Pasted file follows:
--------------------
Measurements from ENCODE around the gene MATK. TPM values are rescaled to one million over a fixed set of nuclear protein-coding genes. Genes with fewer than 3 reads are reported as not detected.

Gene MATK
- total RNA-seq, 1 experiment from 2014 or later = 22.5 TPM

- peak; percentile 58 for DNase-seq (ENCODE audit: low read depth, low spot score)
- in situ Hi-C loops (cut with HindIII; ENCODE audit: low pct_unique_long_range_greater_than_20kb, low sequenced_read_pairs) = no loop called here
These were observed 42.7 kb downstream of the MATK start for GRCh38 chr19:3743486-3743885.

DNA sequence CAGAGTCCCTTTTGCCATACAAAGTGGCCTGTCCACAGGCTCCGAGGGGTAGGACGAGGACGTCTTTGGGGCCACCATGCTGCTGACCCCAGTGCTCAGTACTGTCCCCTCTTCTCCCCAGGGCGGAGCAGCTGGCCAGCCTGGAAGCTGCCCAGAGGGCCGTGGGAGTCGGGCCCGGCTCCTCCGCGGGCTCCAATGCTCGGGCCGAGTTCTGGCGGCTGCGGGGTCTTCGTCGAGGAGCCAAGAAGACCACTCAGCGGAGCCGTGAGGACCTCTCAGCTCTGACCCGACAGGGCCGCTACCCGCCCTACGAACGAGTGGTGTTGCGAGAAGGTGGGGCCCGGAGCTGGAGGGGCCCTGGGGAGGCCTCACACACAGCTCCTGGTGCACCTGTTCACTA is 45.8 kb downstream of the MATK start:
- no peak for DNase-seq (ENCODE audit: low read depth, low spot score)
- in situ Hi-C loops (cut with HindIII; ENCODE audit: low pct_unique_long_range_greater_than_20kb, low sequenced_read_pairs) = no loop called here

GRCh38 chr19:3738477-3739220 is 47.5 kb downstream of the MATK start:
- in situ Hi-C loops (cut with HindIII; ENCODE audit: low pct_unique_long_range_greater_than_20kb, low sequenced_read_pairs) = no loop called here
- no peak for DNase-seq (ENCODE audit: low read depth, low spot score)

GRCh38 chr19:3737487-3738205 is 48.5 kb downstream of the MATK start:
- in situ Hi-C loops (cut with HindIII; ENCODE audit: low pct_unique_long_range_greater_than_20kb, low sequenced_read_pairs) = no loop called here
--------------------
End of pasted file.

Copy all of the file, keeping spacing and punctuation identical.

Measurements from ENCODE around the gene MATK. TPM values are rescaled to one million over a fixed set of nuclear protein-coding genes. Genes with fewer than 3 reads are reported as not detected.

Gene MATK
- total RNA-seq, 1 experiment from 2014 or later = 22.5 TPM

- peak; percentile 58 for DNase-seq (ENCODE audit: low read depth, low spot score)
- in situ Hi-C loops (cut with HindIII; ENCODE audit: low pct_unique_long_range_greater_than_20kb, low sequenced_read_pairs) = no loop called here
These were observed 42.7 kb downstream of the MATK start for GRCh38 chr19:3743486-3743885.

DNA sequence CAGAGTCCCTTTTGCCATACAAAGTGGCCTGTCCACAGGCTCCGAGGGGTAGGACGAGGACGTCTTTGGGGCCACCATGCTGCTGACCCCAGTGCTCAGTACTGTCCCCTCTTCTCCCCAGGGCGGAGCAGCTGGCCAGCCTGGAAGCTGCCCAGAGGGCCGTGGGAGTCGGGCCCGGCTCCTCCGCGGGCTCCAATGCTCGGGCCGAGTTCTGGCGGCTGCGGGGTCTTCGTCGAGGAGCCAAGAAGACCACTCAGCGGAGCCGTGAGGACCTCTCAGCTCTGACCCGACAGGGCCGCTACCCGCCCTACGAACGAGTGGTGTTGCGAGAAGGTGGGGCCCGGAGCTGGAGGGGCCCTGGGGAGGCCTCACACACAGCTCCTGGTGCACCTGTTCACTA is 45.8 kb downstream of the MATK start:
- no peak for DNase-seq (ENCODE audit: low read depth, low spot score)
- in situ Hi-C loops (cut with HindIII; ENCODE audit: low pct_unique_long_range_greater_than_20kb, low sequenced_read_pairs) = no loop called here

GRCh38 chr19:3738477-3739220 is 47.5 kb downstream of the MATK start:
- in situ Hi-C loops (cut with HindIII; ENCODE audit: low pct_unique_long_range_greater_than_20kb, low sequenced_read_pairs) = no loop called here
- no peak for DNase-seq (ENCODE audit: low read depth, low spot score)

GRCh38 chr19:3737487-3738205 is 48.5 kb downstream of the MATK start:
- in situ Hi-C loops (cut with HindIII; ENCODE audit: low pct_unique_long_range_greater_than_20kb, low sequenced_read_pairs) = no loop called here